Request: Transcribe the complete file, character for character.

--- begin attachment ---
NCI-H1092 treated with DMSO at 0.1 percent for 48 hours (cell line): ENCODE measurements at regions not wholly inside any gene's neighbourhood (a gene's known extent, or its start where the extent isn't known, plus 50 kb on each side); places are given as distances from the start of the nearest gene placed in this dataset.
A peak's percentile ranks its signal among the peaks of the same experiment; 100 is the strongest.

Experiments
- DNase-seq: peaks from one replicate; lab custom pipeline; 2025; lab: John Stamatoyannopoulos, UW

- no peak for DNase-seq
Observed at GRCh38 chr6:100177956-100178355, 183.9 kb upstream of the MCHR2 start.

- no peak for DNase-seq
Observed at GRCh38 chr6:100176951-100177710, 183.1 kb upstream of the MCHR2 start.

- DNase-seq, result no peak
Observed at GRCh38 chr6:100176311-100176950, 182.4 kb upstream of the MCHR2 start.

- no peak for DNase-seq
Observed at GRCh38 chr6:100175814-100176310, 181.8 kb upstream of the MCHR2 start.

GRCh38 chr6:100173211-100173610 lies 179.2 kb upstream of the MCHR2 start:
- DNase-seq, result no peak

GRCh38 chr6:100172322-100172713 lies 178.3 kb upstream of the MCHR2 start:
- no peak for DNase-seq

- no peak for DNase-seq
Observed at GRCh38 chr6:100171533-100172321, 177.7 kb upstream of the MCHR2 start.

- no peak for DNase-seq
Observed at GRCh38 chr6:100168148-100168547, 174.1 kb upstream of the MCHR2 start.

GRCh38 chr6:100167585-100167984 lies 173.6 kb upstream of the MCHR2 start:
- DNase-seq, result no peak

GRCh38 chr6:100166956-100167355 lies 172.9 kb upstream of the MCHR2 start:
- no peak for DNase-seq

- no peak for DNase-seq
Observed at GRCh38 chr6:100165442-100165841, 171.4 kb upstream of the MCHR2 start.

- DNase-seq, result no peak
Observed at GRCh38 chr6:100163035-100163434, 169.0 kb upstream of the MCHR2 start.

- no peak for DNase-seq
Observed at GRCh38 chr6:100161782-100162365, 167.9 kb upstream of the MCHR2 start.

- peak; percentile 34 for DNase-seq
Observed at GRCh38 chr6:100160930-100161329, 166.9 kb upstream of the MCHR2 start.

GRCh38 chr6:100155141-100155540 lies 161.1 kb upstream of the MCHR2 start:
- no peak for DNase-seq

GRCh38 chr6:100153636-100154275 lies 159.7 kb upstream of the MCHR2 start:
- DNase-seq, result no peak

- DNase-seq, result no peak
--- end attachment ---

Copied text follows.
NCI-H1092 treated with DMSO at 0.1 percent for 48 hours (cell line): ENCODE measurements at regions not wholly inside any gene's neighbourhood (a gene's known extent, or its start where the extent isn't known, plus 50 kb on each side); places are given as distances from the start of the nearest gene placed in this dataset.
A peak's percentile ranks its signal among the peaks of the same experiment; 100 is the strongest.

Experiments
- DNase-seq: peaks from one replicate; lab custom pipeline; 2025; lab: John Stamatoyannopoulos, UW

- no peak for DNase-seq
Observed at GRCh38 chr6:100177956-100178355, 183.9 kb upstream of the MCHR2 start.

- no peak for DNase-seq
Observed at GRCh38 chr6:100176951-100177710, 183.1 kb upstream of the MCHR2 start.

- DNase-seq, result no peak
Observed at GRCh38 chr6:100176311-100176950, 182.4 kb upstream of the MCHR2 start.

- no peak for DNase-seq
Observed at GRCh38 chr6:100175814-100176310, 181.8 kb upstream of the MCHR2 start.

GRCh38 chr6:100173211-100173610 lies 179.2 kb upstream of the MCHR2 start:
- DNase-seq, result no peak

GRCh38 chr6:100172322-100172713 lies 178.3 kb upstream of the MCHR2 start:
- no peak for DNase-seq

- no peak for DNase-seq
Observed at GRCh38 chr6:100171533-100172321, 177.7 kb upstream of the MCHR2 start.

- no peak for DNase-seq
Observed at GRCh38 chr6:100168148-100168547, 174.1 kb upstream of the MCHR2 start.

GRCh38 chr6:100167585-100167984 lies 173.6 kb upstream of the MCHR2 start:
- DNase-seq, result no peak

GRCh38 chr6:100166956-100167355 lies 172.9 kb upstream of the MCHR2 start:
- no peak for DNase-seq

- no peak for DNase-seq
Observed at GRCh38 chr6:100165442-100165841, 171.4 kb upstream of the MCHR2 start.

- DNase-seq, result no peak
Observed at GRCh38 chr6:100163035-100163434, 169.0 kb upstream of the MCHR2 start.

- no peak for DNase-seq
Observed at GRCh38 chr6:100161782-100162365, 167.9 kb upstream of the MCHR2 start.

- peak; percentile 34 for DNase-seq
Observed at GRCh38 chr6:100160930-100161329, 166.9 kb upstream of the MCHR2 start.

GRCh38 chr6:100155141-100155540 lies 161.1 kb upstream of the MCHR2 start:
- no peak for DNase-seq

GRCh38 chr6:100153636-100154275 lies 159.7 kb upstream of the MCHR2 start:
- DNase-seq, result no peak

- DNase-seq, result no peak